Sleep Apnea Article Summary
Obstructive Sleep Apnea (OSA), a disorder in which the palate collapses shutting off the airway while sleeping, can be one of the most least diagnose and least treated of all major illnesses. The primary treatment mechanism for OSA is positive airway pressure (PAP), where a machine delivers pressurized air into the patient to keep the airway open at night. A study by Qian Cai, Haingkiat Tan, and Joseph Singer, entitled “Impact of Positive Airway Pressure Among Obstructive Sleep Apnea Patients” attempts to analyze the health benefits associated with PAP usage among people who have been diagnosed with sleep apnea.
In this study, the researchers conducted a baseline analysis of patients who had had at least two health claims related to OSA in the period within one year after their initial diagnoses (Cai et. al., 1). This amounted to a study population of 15,424 individuals, who were then followed for a minimum of 12 months and a baseline of 24 months to determine what if any health impact PAP might have been having on treatment. Of those participants, approximately ten percent did not use PAP while the remaining 90% did. Furthemore, the study designers controlled for previous illness by eliminating anyone who had a previous diagnoses of cardiovascular disease, to ensure that these results did not bias the sample.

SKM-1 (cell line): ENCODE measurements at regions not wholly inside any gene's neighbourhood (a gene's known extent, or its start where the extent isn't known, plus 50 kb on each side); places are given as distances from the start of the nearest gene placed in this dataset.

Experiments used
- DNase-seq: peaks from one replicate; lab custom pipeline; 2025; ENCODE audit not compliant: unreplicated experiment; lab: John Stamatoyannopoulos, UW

The study measured health effects by measuring the rates of hospitalization among those using PAP to those who were not. They measured this using two different metrics: total hospitalization and hospitalization related to OSA. OSA is associated with a wide number of illnesses, including cardiovascular disease, heart failure, coronary artery disease, cerebrovascular disease, diabetes, and hypertension, so any hospitalization for these reasons (which obviously constitute a large number of total hospitalizations) would be considered OSA related hospitalizations (1).
The study found a statistically significant (p